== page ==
Professor Anne Burns has a PhD in applid linguistics and is a part-time Professor at Curtin University, Australia. She was also Professor of TESOL, and now holds an Honorary Professorship, in the School of Education at the University of New South Wales, Sydney. She is a Professor Emerita at Aston University, UK and Honorary Professor at the University of Sydney and The Education University, Hong Kong. She has published extensively on language teacher education and the teaching of speaking, and is particularly well known for her work on action research. Her most recent book is Sustaining action research: A practical guide for institutional engagement (with Emily Edwards and Neville Ellis, published by Routledge, 2022). She is a Series Editor for the Research and Resources Series published by Routledge. In 2017, she was recognised by TESOL International as one of the ‘50@50’ who have made an outstanding contribution to ELT. In 2019, she was listed on Wikipedia: (https://en.wikipedia.org/wiki/Anne_Burns_(linguist)
As education has to respond to the rapid changes occurring in the business world, interdisciplinarity in higher education has become increasingly important, particularly after the COVID-19 pandemic. Curriculums in various fields have been developed and undergone revision to meet the learners’ current needs. To ensure that students will be able to perform effectively in the intercultural world, the English language is instrumental in helping the students gain knowledge, expand their experience, and prepare themselves for their future careers.
In the field of English Language Teaching (ELT), there have been new collaborative activities that will foster academic development among EFL students. English for Specific Purposes (ESP) plays a crucial role in such development as it focuses on learners’ needs to understand specific content, knowledge, and terminology. English for Academic Purposes (EAP) and English for Occupational Purposes (EOP) are also very important to enhance the quality of university curriculums that will cater for students’ needs to work in the globalized world, where English is used as a lingua franca.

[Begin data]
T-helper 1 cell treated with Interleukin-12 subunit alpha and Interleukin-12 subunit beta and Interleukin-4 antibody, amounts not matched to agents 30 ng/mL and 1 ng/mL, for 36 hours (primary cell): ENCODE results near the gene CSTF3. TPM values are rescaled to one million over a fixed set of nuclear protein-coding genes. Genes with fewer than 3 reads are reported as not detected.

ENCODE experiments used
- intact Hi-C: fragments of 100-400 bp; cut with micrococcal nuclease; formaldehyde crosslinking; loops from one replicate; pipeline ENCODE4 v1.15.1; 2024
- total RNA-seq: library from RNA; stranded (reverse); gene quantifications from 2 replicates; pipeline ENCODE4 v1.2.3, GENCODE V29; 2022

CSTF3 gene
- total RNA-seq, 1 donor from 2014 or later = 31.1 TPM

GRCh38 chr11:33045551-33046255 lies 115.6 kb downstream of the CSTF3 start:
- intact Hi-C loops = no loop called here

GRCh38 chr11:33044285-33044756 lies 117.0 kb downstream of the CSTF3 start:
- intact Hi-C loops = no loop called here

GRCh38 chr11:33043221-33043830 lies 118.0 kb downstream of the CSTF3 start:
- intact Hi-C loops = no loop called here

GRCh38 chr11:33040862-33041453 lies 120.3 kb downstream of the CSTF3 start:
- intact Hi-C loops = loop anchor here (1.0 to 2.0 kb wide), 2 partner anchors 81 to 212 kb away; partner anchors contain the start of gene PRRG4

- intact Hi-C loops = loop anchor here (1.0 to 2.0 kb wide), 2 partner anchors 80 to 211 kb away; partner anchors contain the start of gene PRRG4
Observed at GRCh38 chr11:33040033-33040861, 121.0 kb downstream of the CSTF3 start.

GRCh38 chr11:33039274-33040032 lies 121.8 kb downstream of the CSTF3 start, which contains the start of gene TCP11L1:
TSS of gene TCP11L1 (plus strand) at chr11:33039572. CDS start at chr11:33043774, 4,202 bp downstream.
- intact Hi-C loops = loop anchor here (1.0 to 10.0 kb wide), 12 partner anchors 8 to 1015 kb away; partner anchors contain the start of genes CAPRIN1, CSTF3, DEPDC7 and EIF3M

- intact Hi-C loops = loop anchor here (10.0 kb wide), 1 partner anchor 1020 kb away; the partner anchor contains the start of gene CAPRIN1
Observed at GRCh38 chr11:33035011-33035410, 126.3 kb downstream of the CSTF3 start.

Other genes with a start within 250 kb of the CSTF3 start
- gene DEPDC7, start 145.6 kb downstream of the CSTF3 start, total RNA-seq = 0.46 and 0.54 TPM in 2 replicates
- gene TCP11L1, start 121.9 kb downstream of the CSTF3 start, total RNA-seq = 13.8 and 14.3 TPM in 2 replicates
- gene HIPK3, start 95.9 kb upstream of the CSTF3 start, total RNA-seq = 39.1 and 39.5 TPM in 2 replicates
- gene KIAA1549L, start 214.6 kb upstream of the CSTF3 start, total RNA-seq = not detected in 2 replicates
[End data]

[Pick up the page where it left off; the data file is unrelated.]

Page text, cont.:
This lecture will present some research studies and projects that investigate the roles of English teachers and content teachers engaged in the collaborative process of interdisciplinary teaching at some Thai universities. It will also discuss the benefits and drawbacks of implementing such collaboration in which English teachers’ roles, involving lesson planning, delivering lessons, organizing classes, and designing activities, differ from subject teachers’ roles, which mainly involve providing consultation, monitoring, and facilitating course preparation. Details from research studies related to the development of ESP courses in the Thai context will be provided.
In addition, this lecture will present collaborative projects in some Thai universities regarding ELT and technology, research, and assessment. In terms of technology, there are projects that integrate the use of IT programs to enhance learners’ language proficiency. Research projects are also available to facilitate joint projects between faculty members and scholars in the fields of English language education. Last but not least, several projects were launched to implement collaboration between Thai universities and assessment scholars from overseas universities to develop standardized English language tests.
Associate Professor Dr. Supong Tangkiengsirisin is the Director of the Language Institute of Thammasat University and Past President of Thailand TESOL Organization. He specializes in teaching academic writing, business communication, English for Specific Purposes, Research Methodologies in ELT, and career-related English skills. His research interests involve second language writing, written discourse analysis, EAP, ESP, and Global Englishes.